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ALISSE - Automatic Liftbag Safety System

Discussion in 'Freediving Science' started by jfc, Jul 6, 2010.


Would you buy a device like ALISSE?

  1. Yes, no matter the price

    0 vote(s)
  2. Yes, if the price is below 500€

    1 vote(s)
  3. Maybe, i need more info about it

    1 vote(s)
  4. No, I prefer the counter-weight system

    0 vote(s)
  5. No, I prefer other safety systems

    0 vote(s)
  1. jfc

    jfc Member

    Local Time:
    4:53 PM
    Hi everyone,

    I woke up tonight at 4am in wonderland with "ALISSE" in my mind. I couldn't sleep until I write this stuff.

    Well, ALISSE is what I call an Automatic Liftbag Safety System that could be used while training freediving.

    ALISSE is made of a couple of liftbags and bottles of compressed air with a configurable timer countdown.

    We could set ALISSE timer to automatically inflate the liftbags after a predefined amount of time. (like Freediver Recovery Vest developed by Terry Maas).

    After setting the timer on surface, we drop ALISSE along the rope until it reaches the bottom plate/weight.

    Then we do our dive with the usual bodyline attached to the rope and after the predefined time elapsed ALISSE will come up and could bring us to surface in a case of need.

    At surface, we just need to empty the liftbags and reset the timer for a new dive.

    I think a device like ALISSE as several advantages over a counter-weight system (CWS) or other manual retrieval systems (MRS), such as:
    • Transportation: much lighter than CWS
    • Configuration: easier to use with the rope than CWS
    • Usability: just configure the timer, better than CWS and MRS
    • Automatic: it don’t depend on humans to activate as CWS and MRS.
    • Safeness: no need to send a heavy weight down as CWS.
    Some important factors for such a device to be well accepted by our freediving community would be, i think:
    • Pressure Resistance: operation between 100 to 200 meters depth.
    • Hydrodynamic: up/down velocity between 1 to 3 meters/second.
    • Redudancy: it should have at least two bottles and two liftbags connected to the system, which could also be redundant.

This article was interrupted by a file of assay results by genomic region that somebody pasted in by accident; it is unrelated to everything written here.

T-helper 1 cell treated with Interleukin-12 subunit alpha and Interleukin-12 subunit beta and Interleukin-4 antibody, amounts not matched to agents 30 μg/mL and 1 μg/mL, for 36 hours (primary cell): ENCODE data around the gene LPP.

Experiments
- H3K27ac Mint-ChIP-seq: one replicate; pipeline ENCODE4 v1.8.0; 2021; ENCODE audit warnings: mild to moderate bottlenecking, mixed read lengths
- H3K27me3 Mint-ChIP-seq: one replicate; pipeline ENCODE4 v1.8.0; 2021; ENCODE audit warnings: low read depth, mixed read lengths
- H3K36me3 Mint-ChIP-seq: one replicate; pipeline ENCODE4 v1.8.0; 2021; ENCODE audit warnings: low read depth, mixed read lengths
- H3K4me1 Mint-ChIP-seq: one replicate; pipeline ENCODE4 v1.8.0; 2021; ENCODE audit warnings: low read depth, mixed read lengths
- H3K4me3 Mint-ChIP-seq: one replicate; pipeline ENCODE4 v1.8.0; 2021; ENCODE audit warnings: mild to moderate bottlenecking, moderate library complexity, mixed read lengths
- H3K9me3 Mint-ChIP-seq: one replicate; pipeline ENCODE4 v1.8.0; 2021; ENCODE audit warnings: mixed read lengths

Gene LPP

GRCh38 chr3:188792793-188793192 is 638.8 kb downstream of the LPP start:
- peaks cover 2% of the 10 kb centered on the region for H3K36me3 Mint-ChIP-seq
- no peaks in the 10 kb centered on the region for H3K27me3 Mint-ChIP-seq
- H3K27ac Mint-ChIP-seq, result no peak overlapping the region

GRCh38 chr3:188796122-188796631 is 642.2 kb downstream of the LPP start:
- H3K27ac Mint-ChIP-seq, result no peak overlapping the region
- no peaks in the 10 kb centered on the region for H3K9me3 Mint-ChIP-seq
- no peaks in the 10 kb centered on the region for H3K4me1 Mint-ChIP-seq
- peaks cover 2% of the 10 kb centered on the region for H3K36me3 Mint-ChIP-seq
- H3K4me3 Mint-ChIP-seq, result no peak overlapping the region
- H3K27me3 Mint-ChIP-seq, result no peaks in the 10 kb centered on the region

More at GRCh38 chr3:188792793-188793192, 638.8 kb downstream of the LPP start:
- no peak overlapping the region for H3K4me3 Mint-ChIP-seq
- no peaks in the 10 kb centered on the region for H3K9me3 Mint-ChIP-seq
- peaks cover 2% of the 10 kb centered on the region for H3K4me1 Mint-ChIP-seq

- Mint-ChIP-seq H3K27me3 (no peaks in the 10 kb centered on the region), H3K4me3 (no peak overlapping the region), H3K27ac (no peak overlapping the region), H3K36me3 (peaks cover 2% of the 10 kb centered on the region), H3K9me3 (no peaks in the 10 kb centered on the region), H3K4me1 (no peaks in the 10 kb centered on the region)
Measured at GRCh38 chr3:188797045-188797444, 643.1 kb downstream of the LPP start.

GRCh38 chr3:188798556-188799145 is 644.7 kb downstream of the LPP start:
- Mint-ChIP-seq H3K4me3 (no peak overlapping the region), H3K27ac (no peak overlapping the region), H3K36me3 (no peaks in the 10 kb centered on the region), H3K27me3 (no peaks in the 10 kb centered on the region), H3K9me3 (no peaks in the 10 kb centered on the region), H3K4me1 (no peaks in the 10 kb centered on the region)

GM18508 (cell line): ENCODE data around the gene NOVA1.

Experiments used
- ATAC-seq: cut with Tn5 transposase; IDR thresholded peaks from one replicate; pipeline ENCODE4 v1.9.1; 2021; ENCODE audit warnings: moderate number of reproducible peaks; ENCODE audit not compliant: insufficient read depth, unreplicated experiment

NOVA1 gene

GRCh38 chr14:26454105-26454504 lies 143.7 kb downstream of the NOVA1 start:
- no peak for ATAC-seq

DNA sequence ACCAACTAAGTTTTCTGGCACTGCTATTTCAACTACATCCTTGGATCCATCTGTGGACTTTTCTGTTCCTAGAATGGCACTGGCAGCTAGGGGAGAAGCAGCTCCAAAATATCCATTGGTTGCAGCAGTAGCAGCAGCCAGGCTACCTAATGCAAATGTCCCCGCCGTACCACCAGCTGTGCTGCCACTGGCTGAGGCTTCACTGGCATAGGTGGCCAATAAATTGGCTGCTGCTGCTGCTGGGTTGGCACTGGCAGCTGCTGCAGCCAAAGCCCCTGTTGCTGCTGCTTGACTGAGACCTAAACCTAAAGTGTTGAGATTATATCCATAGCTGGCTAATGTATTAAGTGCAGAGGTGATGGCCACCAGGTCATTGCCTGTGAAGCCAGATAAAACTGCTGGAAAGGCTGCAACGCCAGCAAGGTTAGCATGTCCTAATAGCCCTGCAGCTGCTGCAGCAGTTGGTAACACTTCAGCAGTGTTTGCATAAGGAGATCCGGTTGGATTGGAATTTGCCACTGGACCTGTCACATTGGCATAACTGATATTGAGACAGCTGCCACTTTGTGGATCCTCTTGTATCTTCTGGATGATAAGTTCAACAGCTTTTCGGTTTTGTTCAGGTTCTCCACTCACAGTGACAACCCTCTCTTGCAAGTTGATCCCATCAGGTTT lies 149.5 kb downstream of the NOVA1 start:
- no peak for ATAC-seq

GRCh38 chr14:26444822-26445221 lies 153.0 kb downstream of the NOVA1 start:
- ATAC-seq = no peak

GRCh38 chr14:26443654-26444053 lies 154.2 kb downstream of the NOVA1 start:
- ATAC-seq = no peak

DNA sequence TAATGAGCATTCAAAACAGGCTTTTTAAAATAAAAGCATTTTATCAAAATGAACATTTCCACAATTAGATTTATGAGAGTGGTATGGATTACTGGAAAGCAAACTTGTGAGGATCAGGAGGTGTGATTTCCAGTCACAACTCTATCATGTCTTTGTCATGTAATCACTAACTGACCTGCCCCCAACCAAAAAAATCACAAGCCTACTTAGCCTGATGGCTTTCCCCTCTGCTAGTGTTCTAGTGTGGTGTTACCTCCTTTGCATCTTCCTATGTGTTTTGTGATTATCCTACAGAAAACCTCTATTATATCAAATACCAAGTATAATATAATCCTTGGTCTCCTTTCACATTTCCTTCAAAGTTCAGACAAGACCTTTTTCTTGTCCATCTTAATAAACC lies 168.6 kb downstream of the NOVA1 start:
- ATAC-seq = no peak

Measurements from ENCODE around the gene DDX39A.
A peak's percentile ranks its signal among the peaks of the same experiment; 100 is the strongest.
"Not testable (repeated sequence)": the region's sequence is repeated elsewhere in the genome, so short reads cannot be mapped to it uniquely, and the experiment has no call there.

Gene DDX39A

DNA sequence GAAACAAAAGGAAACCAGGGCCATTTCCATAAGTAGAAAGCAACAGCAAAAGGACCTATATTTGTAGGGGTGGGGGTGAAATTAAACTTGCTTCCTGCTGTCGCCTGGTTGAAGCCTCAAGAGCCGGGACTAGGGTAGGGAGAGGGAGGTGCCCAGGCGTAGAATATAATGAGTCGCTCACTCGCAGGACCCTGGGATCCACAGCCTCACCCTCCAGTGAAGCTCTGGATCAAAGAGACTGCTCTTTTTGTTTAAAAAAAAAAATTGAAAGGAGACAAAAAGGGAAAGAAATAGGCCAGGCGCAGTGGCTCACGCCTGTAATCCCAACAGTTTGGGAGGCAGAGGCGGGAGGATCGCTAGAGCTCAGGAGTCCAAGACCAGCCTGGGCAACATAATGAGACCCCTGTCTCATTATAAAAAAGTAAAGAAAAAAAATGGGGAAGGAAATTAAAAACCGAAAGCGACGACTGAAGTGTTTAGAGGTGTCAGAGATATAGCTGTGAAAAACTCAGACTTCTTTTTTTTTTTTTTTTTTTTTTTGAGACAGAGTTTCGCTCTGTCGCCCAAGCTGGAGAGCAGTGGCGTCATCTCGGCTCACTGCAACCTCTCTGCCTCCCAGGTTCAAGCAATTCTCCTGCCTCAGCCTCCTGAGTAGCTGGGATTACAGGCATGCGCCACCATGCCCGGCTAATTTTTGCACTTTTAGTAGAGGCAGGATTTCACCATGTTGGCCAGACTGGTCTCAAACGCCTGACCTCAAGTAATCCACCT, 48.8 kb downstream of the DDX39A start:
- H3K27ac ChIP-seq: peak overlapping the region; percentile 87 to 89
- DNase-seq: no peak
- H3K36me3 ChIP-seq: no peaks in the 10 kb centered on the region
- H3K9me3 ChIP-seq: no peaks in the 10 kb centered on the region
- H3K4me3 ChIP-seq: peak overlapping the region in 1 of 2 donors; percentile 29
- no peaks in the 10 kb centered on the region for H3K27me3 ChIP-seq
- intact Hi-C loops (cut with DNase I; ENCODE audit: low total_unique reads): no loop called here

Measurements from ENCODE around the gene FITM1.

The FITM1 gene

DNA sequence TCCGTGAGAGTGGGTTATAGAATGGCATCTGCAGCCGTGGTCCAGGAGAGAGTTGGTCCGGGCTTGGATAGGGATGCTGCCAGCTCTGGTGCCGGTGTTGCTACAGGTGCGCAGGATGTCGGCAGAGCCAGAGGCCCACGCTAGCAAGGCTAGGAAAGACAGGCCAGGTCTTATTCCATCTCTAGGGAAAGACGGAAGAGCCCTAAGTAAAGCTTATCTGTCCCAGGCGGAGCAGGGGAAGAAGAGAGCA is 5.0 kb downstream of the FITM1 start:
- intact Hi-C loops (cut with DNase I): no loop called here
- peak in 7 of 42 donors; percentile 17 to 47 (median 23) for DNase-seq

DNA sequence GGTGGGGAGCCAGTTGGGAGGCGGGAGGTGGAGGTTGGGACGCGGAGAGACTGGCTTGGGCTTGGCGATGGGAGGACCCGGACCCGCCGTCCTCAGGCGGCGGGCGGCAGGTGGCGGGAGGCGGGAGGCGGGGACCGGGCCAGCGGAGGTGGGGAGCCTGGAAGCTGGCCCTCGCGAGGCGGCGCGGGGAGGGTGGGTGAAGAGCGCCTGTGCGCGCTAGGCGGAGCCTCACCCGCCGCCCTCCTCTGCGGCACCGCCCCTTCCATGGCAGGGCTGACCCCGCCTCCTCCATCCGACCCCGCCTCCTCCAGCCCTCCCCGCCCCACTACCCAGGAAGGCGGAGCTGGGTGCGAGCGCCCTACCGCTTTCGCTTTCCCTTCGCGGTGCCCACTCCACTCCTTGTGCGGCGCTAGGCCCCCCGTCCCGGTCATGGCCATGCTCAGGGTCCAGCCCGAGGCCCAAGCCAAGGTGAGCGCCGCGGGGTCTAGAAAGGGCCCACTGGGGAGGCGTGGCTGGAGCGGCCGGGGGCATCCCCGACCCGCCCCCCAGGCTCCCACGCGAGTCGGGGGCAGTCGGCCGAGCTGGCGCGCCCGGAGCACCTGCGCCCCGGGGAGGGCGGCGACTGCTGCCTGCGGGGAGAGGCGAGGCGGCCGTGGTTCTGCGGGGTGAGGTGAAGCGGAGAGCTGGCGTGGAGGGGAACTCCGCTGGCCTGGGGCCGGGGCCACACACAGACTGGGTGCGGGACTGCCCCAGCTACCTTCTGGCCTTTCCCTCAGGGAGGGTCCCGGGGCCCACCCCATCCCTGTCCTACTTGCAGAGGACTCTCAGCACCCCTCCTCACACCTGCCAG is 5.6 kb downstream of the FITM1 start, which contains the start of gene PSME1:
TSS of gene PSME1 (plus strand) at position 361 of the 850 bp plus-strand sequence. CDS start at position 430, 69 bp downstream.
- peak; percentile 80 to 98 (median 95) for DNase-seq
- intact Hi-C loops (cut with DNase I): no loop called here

• Autonomie: it should work at least a couple of times without refilling the bottles. (The bottles could be filled/replaced at surface)
    • Price: less than 500€.
    • Optional accessories: color, backlight, oring for attaching tags, depthmeter, etc…
    Imagine ALISSE something like a rugby ball, with a hole in the middle, so that it will always be center with the rope and slide very hydrodynamic. It could be made of two separate parts (each one with a liftbag and bottle) that could be couple together with the rope.

    I just leave the following questions:
    1. What kind of problems you see with this kind of solution?
    2. Is there already any device or similar in the market?
    3. Would AIDA or other freediving/apnea federation accept a device like this as a safety standard for competitions and record attempts?
    All the best, goodives.

    Joao Costa
    The Freedom of Diving with One Breath
    Last edited: Jul 6, 2010
  2. trux

    trux ~~~~~

    Local Time:
    5:53 PM
    I think it is not a bad idea, and it certainly deserves some more investingation and testing. The problems I see:

    1) Timing may be more critical than at a CB system. CB has relatively constant ascent speed, while a liftbag accelerates on the way up (unless you'd build in some ascent speed control too). A CB system can be released shortly after the diver leaves the bottom plate. At ALISSE you would need to set the trigger to a time time safely long to avoid hitting the ascending diver. That again may be less usefull in case of need.

    Also a CB system is triggered from the surface, which on my mind is in fact an advantage, because there may be always unanticipated delays or problems before or during the immersion. It also allows following the diver with a sonar, and releasing the CB when needed, or when it does no more pose a risk to hit the descending (or ascending) diver.

    So on my mind, a remote control would be better than a timer.

    2) At depths around 100m you would likely need to refill the bottle quite frequently, unless you'd use some sophisticated system that would automatically dose the volume of air going into the lift bag. If you simply open the valve at 100m and let it open till it reaches the surface, the bottle will be empty probably after one or two dives. If you open the valve only for certain defined period of time, you risk malfucntion or insufficient lift.